Friday, June 01, 2012

Fighting Within Marriage

I did it.  I came down to the beach for a very short vacation and I didn’t bring any books.  How foolish of me.  Fortunately, I carry a list of “books I’m willing to read” as a note in my iPhone and I was able to pick some up at the local “Books A Million” outlet.  I’m now enjoying one of them.  And wouldn’t you know it, it is “fiction” – a very rare pursuit of mine.  When one of the serious magazines I read (yes, there are a few still out there) recommends it as must reading for its readers, I try to find it when a need arises as it did this week.

Such is the case with the American 1885 classic The Rise of Silas Lapham by William Dean Howells, Penguin Classics, 1986.  Howells was a contemporary of Mark Twain.  I won’t try and sell you on Howells ability as a writer – it’s quite impressive – but I wanted to share some of his thinking and wisdom that he injects into his work so well.  Let me begin with some of his thoughts on fighting within marriage.

He concludes chapter III of his book with a real affecting fight between his main character, Silas Lapham, and his wife.   He commences chapter IV with this paragraph:

THE silken texture of the marriage tie bears a daily strain of wrong and insult to which no other human relation can be subjected without lesion; and sometimes the strength that knits society together might appear to the eye of faltering faith the curse of those immediately bound by it.  Two people by no means reckless of each other’s rights and feelings, but even tender of them for the most part, may tear at each other’s heart-strings in this sacred bond with perfect impunity; though if they were any other two they would not speak or look at each other again after the outrages they exchange.  It is certainly a curious spectacle, and doubtless it ought to convince an observer of the divinity of the institution.  If the husband and wife are blunt, outspoken people like the Laphams, they do not weigh their words; if they are more refined, they weigh them very carefully, and know accurately just how far they will carry, and in what most sensitive spot they may be planted with most effect.

How true.  If you’ve been married for a while, think back at some of the whopper fights that you have had with your spouse and see if Howells is not exactly right.  A strong marriage can withstand such an interchange like no other relationship.  In my experience, even the blood-bond between parent and child is not that capable.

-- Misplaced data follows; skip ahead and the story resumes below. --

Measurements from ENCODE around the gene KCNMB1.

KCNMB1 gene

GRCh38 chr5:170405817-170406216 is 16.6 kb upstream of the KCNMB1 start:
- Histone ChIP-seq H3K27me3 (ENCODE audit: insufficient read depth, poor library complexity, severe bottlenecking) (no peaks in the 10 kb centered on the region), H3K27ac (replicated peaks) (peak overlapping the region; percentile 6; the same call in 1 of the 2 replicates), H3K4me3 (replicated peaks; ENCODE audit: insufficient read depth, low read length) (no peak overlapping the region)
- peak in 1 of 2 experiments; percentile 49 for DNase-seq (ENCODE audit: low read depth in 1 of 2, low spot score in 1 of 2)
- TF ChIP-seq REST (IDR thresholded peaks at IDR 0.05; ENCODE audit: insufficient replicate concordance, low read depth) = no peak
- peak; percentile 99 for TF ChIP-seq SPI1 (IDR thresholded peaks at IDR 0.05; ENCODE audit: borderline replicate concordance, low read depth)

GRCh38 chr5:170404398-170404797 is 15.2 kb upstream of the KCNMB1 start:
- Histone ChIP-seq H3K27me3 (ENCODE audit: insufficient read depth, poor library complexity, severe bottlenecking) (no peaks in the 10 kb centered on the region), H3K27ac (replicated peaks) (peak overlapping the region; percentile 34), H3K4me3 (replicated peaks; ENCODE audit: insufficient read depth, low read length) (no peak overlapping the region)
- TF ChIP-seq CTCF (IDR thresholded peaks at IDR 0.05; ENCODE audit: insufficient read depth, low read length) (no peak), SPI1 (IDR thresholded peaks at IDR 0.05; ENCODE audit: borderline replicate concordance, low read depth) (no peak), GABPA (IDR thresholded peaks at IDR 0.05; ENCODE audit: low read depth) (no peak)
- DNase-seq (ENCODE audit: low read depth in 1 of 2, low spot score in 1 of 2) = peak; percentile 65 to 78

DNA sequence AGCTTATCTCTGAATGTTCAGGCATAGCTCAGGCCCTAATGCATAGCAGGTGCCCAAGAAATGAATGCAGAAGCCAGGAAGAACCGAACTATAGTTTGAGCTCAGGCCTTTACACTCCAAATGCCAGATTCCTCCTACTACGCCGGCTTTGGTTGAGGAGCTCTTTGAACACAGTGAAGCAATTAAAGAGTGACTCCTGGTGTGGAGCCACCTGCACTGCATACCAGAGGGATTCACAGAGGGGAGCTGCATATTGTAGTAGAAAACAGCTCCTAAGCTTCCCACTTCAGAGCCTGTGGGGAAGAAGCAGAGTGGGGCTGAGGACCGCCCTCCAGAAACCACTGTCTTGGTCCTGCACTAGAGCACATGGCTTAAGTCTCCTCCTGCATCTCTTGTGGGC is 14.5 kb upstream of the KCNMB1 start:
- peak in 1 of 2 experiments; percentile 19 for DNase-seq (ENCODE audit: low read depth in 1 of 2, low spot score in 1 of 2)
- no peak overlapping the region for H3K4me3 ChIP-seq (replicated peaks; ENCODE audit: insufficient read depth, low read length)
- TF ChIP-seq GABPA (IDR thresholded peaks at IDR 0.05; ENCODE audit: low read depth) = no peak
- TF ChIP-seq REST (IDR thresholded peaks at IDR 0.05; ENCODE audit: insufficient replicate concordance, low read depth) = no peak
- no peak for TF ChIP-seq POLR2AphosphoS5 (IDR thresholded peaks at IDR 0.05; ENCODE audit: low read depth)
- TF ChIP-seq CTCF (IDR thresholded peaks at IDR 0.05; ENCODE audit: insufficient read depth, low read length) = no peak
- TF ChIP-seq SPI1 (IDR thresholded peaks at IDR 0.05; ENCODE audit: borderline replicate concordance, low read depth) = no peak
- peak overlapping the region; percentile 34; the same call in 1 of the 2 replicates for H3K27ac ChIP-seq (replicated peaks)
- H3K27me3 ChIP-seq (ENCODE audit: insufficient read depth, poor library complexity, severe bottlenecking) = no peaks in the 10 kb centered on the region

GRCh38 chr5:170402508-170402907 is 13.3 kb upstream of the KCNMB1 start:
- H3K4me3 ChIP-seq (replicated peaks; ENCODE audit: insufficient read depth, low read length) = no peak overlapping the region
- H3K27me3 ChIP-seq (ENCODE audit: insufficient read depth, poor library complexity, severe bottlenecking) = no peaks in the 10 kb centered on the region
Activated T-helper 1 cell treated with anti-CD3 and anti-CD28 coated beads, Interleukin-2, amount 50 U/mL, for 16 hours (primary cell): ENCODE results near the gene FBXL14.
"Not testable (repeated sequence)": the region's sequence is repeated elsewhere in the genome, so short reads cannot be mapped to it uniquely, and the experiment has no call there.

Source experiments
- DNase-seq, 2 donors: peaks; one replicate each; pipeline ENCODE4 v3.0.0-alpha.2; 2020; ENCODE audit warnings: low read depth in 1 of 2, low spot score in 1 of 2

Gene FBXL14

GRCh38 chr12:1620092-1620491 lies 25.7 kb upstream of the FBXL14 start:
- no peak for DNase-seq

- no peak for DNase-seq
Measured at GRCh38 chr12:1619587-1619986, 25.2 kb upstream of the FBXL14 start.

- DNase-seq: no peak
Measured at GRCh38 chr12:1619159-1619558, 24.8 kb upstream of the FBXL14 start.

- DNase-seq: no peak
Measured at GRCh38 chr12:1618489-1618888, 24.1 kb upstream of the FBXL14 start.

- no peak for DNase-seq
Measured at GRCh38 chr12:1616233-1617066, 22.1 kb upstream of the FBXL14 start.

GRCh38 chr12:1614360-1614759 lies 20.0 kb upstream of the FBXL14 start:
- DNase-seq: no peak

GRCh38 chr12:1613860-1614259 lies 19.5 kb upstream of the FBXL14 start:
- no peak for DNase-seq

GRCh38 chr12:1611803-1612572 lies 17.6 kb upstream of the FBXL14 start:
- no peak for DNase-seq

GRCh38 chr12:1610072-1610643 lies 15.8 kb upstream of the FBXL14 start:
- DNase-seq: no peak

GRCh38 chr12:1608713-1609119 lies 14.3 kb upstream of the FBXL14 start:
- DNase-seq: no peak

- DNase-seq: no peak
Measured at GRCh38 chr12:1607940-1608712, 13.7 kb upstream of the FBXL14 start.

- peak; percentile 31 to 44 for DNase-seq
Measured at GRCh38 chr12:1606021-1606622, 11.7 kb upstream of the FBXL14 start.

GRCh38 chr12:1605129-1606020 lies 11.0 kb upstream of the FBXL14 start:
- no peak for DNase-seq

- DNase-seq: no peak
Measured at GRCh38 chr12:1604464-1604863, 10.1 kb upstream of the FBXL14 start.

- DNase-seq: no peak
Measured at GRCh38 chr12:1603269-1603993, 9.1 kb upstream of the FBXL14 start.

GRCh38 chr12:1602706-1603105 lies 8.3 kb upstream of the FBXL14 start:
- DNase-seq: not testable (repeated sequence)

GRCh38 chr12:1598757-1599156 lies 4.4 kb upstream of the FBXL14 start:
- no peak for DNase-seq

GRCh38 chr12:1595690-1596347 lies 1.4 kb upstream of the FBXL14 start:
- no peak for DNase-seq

And is it not also correct that for some crazy reason, two people that otherwise may love each other very deeply, can, as a result of some triggered emotion or memory caused by something done afresh, something seen anew, and something said again, start tearing each other apart verbally, emotionally, and god-forbid, sometime physically?

In this day and age when so much is being said about what is and what is not a marriage relationship, I found it interesting that Howells writing 125 years ago gives us a new reason to consider its divine origin – the very fact it was built to withstand such storms and be able to successfully forget them.

Finally, Howells manages to work in yet one more clever observation and that is the two main different styles couples use when engaging in such battles – the one, like the Laphams that allows them to be perfectly blunt with each other, and the one that employs careful calculations to disguise the sending of the missiles but not the hurts that result.  Although we can never be too sure, because he is author who does not impose on his readers, he seems to me to be recommending the former as a much more honorable approach and one that allows both players to remain whole in every respect.

Perhaps it’s time for all of us to rethink how we approach doing battle with our spouses.  A healthy domestic fight can and should often strengthen the marriage, not scar it.

Where we may part company with Howells is how he describes the end of fights between the Laphams a few pages later:

With those two there was never anything like an explicit reconciliation.  They simply ignored a quarrel . . .

While the key is to come to a point of peace and start to re-engage with each other positively, there is, I believe, a better way than simply calling a truce.  To call a truce especially by ignoring to continue quarreling leaves the parties with no lessons learned, no reason to do anything different, and perhaps nothing settled with respect to what may have given rise to the dispute in the first place.  Yet sadly enough this is exactly how many couples, if not the majority, seem to handle their clashes.  They never talk about the conflict itself and how it impacted them or how it could have been handled different.  And before they know it, they repeat the performance soon thereafter – with either a different issue or sometimes, even the same one.

Can that change?  I believe so.  Let’s start with being aware of how we fight.  Let’s admit that Howells has got a pretty good front row seat by our marriage’s ‘boxing ring’ that enables him to peg us oh so well.  Then let’s commit to doing something different, something better, something that will bring about more lasting change in our approach to handling the wrangles in our relationships.

For those of us who are people of faith, our relationship with our Heavenly Father, His Son our Savior, and Holy Scriptures, provides us each with additional resources for success in this regard.

[Are you looking for a speaker at your church, your club, school, or organization? Ken is available to preach, teach, challenge, and/or motivate. Please contact us.]

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